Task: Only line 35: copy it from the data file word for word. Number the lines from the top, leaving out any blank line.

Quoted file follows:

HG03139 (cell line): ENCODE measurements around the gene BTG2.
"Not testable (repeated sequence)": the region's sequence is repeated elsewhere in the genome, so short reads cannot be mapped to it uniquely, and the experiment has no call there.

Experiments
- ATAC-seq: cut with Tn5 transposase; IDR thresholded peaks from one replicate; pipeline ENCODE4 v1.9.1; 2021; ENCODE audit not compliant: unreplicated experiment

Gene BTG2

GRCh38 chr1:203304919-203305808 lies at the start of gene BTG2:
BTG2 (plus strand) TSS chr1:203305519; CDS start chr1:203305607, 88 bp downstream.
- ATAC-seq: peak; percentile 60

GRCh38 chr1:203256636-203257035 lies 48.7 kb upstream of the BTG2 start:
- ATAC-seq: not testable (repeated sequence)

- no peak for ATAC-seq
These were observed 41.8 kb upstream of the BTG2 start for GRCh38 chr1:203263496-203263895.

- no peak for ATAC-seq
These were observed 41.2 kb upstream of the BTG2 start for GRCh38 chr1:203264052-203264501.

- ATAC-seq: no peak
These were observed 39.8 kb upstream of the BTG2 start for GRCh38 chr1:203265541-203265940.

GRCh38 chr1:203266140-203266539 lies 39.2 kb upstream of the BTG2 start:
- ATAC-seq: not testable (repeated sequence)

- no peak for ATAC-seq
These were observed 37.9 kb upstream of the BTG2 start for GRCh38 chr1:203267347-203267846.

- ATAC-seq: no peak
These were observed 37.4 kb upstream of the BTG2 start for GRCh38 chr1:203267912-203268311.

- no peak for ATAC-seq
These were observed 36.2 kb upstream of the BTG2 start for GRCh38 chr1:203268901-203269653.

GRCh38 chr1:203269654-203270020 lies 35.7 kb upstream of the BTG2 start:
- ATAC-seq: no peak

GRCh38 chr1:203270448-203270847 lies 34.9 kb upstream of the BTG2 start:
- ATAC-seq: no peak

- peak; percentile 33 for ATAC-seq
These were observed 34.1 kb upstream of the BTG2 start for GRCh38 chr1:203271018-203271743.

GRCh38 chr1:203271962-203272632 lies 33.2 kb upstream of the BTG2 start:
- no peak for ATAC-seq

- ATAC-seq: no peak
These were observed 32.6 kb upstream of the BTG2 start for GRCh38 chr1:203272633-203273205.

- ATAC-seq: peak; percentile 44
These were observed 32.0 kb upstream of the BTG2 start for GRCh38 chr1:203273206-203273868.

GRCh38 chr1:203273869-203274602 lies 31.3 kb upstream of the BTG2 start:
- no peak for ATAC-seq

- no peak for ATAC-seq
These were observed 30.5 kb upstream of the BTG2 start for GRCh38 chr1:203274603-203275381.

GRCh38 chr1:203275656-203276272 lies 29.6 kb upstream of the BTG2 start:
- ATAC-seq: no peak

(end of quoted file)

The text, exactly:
- ATAC-seq: peak; percentile 44